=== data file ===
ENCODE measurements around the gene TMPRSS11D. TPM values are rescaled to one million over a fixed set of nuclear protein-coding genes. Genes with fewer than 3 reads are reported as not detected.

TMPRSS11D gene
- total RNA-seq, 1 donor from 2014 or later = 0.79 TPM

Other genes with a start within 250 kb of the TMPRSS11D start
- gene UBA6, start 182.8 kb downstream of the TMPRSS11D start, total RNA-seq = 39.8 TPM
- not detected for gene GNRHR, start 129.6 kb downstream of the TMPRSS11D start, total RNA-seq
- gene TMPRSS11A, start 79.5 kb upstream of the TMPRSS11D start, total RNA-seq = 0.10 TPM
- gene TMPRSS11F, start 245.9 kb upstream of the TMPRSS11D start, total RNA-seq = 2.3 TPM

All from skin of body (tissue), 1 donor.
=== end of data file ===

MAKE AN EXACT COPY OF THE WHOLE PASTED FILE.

ENCODE measurements around the gene TMPRSS11D. TPM values are rescaled to one million over a fixed set of nuclear protein-coding genes. Genes with fewer than 3 reads are reported as not detected.

TMPRSS11D gene
- total RNA-seq, 1 donor from 2014 or later = 0.79 TPM

Other genes with a start within 250 kb of the TMPRSS11D start
- gene UBA6, start 182.8 kb downstream of the TMPRSS11D start, total RNA-seq = 39.8 TPM
- not detected for gene GNRHR, start 129.6 kb downstream of the TMPRSS11D start, total RNA-seq
- gene TMPRSS11A, start 79.5 kb upstream of the TMPRSS11D start, total RNA-seq = 0.10 TPM
- gene TMPRSS11F, start 245.9 kb upstream of the TMPRSS11D start, total RNA-seq = 2.3 TPM

All from skin of body (tissue), 1 donor.